While the Centre wants Tesla to set up base in India and sell locally and export, Musk insists on slashing import duties first. The government may consider lowering import duty along with offering other sops but Tesla has to play ball and set up a manufacturing factory here first. Now, four politicians from four non-BJP ruled states have invited Tesla to set up shop in their provinces, just days after Musk said he was still facing a lot of challenges with the Centre.
Now, what is Musk’s issue with the government?
Tesla’s plan to enter the Indian market has been put on hold since 2019 due to the high import taxes on electric vehicles. India levies a 60% import tax on electric vehicles priced $40,000 or less, and 100% on those priced above $40,000. In comparison, Tesla cars start at $44,690 (approx. Rs34 lakh) in the US, and selling cars in India with 100 per cent import taxes would mean shelling out around Rs 60 lakh for a car!
Now, Musk has time and again tweeted, seeking a cut in import duty. In July 2021, Tesla CEO Elon Musk tweeted that he is hoping for ‘temporary tariff relief for electric vehicles, and that he wants to launch its cars soon in India, but Indian ‘import duties are the highest in the world by far of any large country!
A month later, Tesla executives met with government officials in a closed-door meeting to even discuss the high import taxes and requested for them to be reduced. The executives argued that it wasn’t viable for Tesla to do business in India under the current import duty structure as it would make its cars unaffordable in India.
In a letter to the road ministry, the US firm even said that the effective import tariff of 110 per cent on vehicles with customs value above $40,000 is “prohibitive” to zero-emission vehicles. It requested the government to standardize the tariff on electric cars to 40 per cent irrespective of the customs value, and withdraw the social welfare surcharge of 10 per cent on electric cars.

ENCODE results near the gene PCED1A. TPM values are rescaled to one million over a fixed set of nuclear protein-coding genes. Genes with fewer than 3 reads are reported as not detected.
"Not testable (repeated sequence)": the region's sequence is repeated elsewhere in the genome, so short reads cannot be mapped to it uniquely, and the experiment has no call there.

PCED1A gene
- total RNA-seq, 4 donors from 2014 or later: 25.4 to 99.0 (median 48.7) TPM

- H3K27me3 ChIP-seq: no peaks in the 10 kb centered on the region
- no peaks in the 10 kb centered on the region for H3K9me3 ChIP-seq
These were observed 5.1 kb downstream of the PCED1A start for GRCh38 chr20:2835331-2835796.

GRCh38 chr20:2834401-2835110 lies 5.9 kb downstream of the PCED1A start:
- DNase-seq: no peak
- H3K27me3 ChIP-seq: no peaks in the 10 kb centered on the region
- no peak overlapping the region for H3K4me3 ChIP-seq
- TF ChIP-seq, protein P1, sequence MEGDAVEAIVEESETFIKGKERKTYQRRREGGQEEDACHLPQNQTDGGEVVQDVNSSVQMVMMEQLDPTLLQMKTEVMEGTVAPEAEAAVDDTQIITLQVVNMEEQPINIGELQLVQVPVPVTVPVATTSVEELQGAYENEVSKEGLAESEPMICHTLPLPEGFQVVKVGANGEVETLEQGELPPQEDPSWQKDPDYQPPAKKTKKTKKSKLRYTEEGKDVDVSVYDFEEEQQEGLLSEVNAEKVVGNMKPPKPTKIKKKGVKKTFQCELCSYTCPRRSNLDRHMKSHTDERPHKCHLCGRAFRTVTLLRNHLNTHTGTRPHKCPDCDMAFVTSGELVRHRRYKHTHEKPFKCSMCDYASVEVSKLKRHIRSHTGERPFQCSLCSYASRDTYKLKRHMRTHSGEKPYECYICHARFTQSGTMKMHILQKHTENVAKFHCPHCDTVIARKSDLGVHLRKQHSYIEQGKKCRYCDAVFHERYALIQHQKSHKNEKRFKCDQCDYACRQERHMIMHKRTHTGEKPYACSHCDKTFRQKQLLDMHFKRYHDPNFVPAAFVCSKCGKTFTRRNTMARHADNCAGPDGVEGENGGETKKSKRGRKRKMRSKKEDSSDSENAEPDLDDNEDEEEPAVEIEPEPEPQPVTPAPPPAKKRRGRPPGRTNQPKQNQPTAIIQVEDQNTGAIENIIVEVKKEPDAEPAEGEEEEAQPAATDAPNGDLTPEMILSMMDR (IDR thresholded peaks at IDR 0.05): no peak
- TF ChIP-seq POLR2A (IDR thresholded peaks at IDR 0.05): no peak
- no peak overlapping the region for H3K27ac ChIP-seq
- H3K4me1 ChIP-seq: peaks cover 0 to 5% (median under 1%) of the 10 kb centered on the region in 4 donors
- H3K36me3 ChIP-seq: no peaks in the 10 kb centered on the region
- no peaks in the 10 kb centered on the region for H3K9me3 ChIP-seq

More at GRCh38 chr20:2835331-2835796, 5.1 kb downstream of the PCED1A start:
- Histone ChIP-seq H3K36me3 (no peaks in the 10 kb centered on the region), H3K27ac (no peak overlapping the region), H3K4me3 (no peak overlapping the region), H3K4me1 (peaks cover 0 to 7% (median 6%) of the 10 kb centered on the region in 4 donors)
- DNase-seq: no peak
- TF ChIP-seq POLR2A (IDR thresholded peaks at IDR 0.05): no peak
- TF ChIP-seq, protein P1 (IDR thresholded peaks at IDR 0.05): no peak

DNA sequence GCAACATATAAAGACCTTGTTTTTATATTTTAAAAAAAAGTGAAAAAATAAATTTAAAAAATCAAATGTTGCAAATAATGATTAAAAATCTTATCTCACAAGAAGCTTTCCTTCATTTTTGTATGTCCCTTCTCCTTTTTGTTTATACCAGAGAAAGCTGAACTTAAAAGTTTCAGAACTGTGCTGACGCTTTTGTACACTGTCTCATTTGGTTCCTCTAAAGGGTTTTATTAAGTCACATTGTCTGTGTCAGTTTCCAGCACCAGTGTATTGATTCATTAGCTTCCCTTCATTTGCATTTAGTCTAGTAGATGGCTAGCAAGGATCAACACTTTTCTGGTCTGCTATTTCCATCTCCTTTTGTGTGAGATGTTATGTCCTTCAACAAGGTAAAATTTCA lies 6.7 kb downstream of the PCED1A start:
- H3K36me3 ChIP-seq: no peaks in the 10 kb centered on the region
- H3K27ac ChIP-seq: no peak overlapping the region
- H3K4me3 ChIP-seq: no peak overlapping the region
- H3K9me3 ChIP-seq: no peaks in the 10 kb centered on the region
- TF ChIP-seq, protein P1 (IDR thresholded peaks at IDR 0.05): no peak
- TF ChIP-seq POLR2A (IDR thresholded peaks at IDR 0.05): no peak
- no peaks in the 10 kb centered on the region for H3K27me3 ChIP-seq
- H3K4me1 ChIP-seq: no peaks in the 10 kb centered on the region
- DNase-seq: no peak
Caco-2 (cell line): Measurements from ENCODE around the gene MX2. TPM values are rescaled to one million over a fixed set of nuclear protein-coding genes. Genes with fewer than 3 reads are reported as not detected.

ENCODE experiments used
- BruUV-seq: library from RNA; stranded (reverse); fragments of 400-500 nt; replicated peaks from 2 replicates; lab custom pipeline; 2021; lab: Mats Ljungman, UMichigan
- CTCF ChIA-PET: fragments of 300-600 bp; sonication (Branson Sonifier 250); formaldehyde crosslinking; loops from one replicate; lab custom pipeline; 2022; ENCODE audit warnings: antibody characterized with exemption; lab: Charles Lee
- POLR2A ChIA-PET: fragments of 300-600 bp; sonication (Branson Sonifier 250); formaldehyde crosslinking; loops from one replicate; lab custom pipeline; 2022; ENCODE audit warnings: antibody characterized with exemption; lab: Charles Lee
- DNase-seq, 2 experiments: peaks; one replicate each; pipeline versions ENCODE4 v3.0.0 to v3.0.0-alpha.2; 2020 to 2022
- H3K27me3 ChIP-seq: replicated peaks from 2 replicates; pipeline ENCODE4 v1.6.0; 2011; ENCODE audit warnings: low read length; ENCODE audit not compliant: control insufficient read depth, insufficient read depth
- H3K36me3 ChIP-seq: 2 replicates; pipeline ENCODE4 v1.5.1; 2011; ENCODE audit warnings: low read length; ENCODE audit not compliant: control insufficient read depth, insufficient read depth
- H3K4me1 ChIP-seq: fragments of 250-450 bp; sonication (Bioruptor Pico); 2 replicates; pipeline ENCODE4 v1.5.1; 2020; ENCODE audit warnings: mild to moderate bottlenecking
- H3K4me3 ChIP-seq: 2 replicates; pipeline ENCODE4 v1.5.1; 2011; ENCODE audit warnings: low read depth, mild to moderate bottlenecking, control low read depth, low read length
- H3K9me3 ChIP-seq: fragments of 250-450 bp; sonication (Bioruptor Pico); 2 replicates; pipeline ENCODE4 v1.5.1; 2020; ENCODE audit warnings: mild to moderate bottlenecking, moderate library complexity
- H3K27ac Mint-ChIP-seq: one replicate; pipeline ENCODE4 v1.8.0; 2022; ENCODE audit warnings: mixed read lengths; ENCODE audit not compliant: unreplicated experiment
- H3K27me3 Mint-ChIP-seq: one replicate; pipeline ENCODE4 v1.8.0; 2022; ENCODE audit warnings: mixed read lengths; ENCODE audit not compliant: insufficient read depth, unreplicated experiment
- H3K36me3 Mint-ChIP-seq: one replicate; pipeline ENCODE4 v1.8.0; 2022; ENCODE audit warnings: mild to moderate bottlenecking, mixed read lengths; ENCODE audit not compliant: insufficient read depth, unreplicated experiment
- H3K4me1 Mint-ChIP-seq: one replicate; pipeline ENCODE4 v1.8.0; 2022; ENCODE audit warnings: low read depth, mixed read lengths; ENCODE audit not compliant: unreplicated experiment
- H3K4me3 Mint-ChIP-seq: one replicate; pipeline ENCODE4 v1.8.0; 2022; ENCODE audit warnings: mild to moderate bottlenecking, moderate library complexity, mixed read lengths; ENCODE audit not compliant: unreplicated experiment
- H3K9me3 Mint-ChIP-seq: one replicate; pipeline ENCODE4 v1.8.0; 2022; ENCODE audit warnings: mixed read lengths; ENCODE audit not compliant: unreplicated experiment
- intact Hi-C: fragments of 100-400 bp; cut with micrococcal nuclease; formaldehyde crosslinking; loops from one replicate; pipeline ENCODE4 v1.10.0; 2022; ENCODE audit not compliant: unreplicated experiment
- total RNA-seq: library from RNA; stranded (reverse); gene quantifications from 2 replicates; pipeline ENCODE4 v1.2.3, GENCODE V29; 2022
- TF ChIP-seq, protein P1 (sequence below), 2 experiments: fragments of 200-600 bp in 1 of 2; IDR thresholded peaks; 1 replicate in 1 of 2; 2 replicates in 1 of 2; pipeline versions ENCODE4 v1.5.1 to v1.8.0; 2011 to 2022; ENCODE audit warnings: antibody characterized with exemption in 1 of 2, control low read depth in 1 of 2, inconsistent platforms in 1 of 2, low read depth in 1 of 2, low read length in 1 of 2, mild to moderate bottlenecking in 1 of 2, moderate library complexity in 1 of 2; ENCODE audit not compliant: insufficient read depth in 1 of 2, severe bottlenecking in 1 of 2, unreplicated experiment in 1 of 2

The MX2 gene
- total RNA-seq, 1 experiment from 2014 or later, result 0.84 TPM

Tesla also argued that these proposals would not have any negative impact on the Indian automotive market as no Indian OEM currently produces a car (EV or ICE) with ex-factory price above $40,000 and only 1-2 percent of cars sold in India (EV or ICE) have ex-factory/customs value above $40,000.
However, the Modi government has so far refused to obliged with any kind of rebate. It has, instead, suggested that the US firm could manufacture electric cars in India before any tax consessions are considered. Union Minister Nitin Gadkari even said that Tesla has a golden opportunity to set up its manufacturing facility in India given the country’s thrust on e-vehicles, and the fact that it is already sourcing various auto components from Indian automakers.
Now, last week, Musk again tweeted “Still working through a lot of challenges with the government”, which immediately drew criticism from the Centre, as Tesla can can set up shop in India to manufacture EVs under the Production-Linked Incentive (PLI) window. Mask has in the past said a factory in India is “quite likely” if Tesla can first test the waters by importing vehicles.
“This has been ongoing for the last few years. Tesla wants to sell completely finished products in India while the Indian government wants to bring complete knocked down (CKD) products initially and start assembling in India,” said Soumen Mandal, research analyst, IoT, Automotive and Devices Ecosystem at Counterpoint Research.
Even Niti Aayog Vice Chairman Rajiv Kumar has urged US-based Tesla to manufacture in India, while assuring the company that it will get the tax benefits it wants from the government.
“Come and manufacture in India, you (Tesla) will get all the tax benefits you want,” he had said last year while replying to a question about the company’s demand related to tax concessions. “The argument that we will create a market by exporting into India finished products… is an old argument and we have moved on from that,” Kumar added.
Road Transport Minister Nitin Gadkari also reiterated that he has asked Tesla several times to manufacture its electric vehicles in India, while assuring that all support will be provided by the government to the company.
What is this PLI scheme?
The Centre approved a PLI scheme (Production-Linked Incentive) of Rs 26,058 crore for the electric vehicle space to boost domestic manufacturing. The auto component sector covered under the PLI scheme includes- electronic power steering system, automatic transmission assembly, sensors, sunroofs, super-capacitors, adaptive front lighting, tyre pressure monitoring system, automatic braking, tyre pressure monitoring system, and collision warning system. The approved PLI scheme for the auto sector is part of the overall production-linked incentives announced for 13 sectors in the Budget 2021-22 with an outlay of Rs 1.97 lakh crore.